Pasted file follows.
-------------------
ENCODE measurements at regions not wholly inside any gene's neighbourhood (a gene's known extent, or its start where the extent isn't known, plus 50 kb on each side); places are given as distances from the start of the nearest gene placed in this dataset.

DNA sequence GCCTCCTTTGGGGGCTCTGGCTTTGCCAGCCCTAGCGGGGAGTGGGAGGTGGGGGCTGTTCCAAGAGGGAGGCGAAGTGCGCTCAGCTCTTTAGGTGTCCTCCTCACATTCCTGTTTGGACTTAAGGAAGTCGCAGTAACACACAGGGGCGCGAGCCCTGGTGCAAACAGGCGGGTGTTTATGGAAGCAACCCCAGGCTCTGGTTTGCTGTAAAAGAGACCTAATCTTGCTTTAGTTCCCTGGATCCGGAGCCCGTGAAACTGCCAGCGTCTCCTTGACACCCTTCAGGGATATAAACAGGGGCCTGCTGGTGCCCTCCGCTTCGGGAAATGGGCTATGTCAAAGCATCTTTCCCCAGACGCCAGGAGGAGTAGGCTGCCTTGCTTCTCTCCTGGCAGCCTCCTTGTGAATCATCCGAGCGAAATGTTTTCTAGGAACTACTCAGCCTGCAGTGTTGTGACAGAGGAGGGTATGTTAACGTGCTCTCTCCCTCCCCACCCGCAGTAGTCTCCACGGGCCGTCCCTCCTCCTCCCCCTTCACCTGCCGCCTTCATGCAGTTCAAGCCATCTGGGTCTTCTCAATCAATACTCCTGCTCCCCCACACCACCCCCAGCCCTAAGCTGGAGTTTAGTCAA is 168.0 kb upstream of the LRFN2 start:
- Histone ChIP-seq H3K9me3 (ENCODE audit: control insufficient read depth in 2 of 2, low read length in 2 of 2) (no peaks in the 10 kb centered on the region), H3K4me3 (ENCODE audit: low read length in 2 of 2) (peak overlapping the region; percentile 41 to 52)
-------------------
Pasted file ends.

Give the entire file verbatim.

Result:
ENCODE measurements at regions not wholly inside any gene's neighbourhood (a gene's known extent, or its start where the extent isn't known, plus 50 kb on each side); places are given as distances from the start of the nearest gene placed in this dataset.

DNA sequence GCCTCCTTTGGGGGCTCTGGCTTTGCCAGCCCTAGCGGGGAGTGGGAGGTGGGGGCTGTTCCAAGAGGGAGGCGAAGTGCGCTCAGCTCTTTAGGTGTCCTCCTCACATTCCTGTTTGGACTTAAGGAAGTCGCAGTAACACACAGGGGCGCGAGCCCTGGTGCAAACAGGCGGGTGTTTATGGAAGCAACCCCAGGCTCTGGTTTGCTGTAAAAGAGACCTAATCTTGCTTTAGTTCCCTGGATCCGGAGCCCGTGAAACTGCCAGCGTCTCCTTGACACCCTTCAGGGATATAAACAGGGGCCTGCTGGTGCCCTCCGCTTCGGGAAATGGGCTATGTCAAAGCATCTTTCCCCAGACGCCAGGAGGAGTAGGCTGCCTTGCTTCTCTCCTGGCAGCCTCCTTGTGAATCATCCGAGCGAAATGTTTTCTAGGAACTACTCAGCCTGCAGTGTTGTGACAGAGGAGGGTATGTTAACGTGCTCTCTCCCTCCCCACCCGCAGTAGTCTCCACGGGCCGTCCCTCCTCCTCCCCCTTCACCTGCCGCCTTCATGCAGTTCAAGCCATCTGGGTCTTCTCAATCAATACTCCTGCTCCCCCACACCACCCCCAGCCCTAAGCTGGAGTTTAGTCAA is 168.0 kb upstream of the LRFN2 start:
- Histone ChIP-seq H3K9me3 (ENCODE audit: control insufficient read depth in 2 of 2, low read length in 2 of 2) (no peaks in the 10 kb centered on the region), H3K4me3 (ENCODE audit: low read length in 2 of 2) (peak overlapping the region; percentile 41 to 52)